Many parents or colleagues who struggle with children and adolescents ask how I am able to see progress when I work with these ages. I always tell them I start with trust. So that is what I’m going to focus on today. Many of the clients that I see in the office struggle with trust. All too often in the beginning I hear “I will never trust anyone again,” or “I don’t know if I can trust anyone again.” Or worse, “I have trust issues” or “I don’t trust myself…” If not those, I hear from the caregivers “I don’t trust him/her” or “I would like them to earn their trust back…” One of my favorite roles as a counselor is helping clients and their families build trust in themselves, their families and their communities. This is a tough task, but it can be done!

The Merriam-Webster dictionary defines trust as “a belief that someone or something is reliable, good, honest, effective, etc.” In High School, my Aunt told us that we needed to earn her trust. Her husband, my Uncle, told me that trust was not a matter one particular thing, it was our character, how we chose to live each day, and it had to be consistent. I remember the example he used with my cousin. He stated “You can’t just come home on time once, you have to meet curfew every night in order for her to trust that you’ll be home by curfew.” This has stuck with me over the years, that it’s hard to “fake” trust – one has to follow through with what they say, and it’s something that has to be repeated time and time again, and earned over time.

I view trust as a bank account. As we encounter positive moments we are depositing into the trust account. On the other hand, when we mess up – big or small – we are withdrawing from our trust accounts, sometimes small amounts, other times by larger amounts. Furthermore, the loved ones in our lives deposit or withdrawal moments of trust into our lives depending on the day to day situations that arise. I truly believe that trust is built in small increments or small moments. Sure, grand gestures don’t hurt, but our bank accounts are meant to grow over time. I frequently share a quote with the guardians of the clients in my office “Trust is built when someone is vulnerable and not taken advantage of.” (Bob Vanourek). I follow it up with, our children learn to trust adults in their lives when they can be vulnerable AND safe. Are you, as a parent/guardian providing opportunities where your children/adolescents feel safe and supported?

When working with clients, I start by teaching clients how to trust themselves. If we cannot trust ourselves, how can we expect others to trust us? Self trust also leads to self love. If you find yourself struggling with trust, you should examine how you treat yourself. We cannot ask for something that we do not believe we are worthy of receiving.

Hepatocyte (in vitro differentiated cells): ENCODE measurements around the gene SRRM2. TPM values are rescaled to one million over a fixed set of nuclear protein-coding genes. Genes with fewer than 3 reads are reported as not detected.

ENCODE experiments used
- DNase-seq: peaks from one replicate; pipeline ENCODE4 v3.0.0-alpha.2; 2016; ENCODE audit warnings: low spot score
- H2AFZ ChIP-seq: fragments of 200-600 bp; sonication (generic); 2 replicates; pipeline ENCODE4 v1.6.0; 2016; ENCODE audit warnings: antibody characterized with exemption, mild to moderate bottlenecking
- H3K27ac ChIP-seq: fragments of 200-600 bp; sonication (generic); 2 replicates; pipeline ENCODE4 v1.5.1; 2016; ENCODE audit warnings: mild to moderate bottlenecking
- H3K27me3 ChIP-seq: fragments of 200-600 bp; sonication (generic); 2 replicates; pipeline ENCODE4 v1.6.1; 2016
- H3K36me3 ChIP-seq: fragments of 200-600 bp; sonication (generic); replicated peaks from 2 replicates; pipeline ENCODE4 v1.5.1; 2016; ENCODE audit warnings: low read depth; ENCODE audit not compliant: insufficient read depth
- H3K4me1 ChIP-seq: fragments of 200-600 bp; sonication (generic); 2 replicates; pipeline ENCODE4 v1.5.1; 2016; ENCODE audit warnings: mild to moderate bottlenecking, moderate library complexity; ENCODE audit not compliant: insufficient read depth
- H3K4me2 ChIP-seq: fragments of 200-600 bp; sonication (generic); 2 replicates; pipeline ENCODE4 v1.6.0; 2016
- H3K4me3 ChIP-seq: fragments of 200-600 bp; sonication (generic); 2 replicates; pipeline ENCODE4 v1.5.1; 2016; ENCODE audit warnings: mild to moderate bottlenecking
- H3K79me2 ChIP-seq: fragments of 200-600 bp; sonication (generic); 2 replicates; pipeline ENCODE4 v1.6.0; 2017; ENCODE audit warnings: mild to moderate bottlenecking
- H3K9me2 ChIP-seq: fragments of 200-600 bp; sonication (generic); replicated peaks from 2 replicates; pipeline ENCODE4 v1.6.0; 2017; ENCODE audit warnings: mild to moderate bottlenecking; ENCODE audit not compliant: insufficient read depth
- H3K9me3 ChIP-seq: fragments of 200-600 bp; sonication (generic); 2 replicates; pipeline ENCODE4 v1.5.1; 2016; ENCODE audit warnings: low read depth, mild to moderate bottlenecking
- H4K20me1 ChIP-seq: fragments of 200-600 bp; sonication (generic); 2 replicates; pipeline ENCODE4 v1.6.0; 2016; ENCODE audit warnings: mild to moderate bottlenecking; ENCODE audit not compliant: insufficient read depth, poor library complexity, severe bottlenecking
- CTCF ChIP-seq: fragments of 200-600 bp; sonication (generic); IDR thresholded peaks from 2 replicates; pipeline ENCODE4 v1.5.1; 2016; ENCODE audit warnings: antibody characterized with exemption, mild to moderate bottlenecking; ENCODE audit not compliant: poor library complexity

When families struggle with trust, I love using Brene Brown’s acronym BRAVING.  She has a great way of explaining trust and I love walking families through each one of these finding ways in their lives that each one applies.

  • B – Boundaries
    • One must be clear about boundaries, showing that it is important to respect those with not only yourself but other people.
  • R – Reliability
    • One must do what they say they are going to do, over and over again.  Someone gains others’ trust by being consistent and honest.
  • A – Accountability
    • If one makes a mistake, own it, apologize for it and make amends. Everyone makes mistakes, showing honesty and transparency helps build trust.
  • V – Vault
    • Can information be stored safely?  What someone shares with you, will you hold in confidence? By keeping information safe,  that is saying to others:  I respect your story and others stories.
  • I – Integrity
    • Saying to yourself, “I must stand in a place of integrity and challenge others to do that too” is something important to tell yourself. It’s vital to choose courage over comfort, what’s right over what’s easy, and practice what you preach…but to also encourage others to do that as well.
  • N – Non-Judgement
    • Can someone fall apart in front of me, and not be judged?
  • G -Generosity
    • We must assume the most generous thing about others words, or actions or behaviors.  It’s important to be in a place where you do not assume the worst of someone.

Knowing all these different ways to build trust, do we take advantage of building trust with our friends, families and co-workers?  Reply below, what are the hardest ones for you to do?

Thank you for TRUSTING me with your families in 2015.  Blessings to you in the new year!

Jennie Wilson is a child and adolescent therapist. She holds the credentials of a Licensed Professional Counselor, National Certified Counselor and a Registered Play Therapist-Supervisor.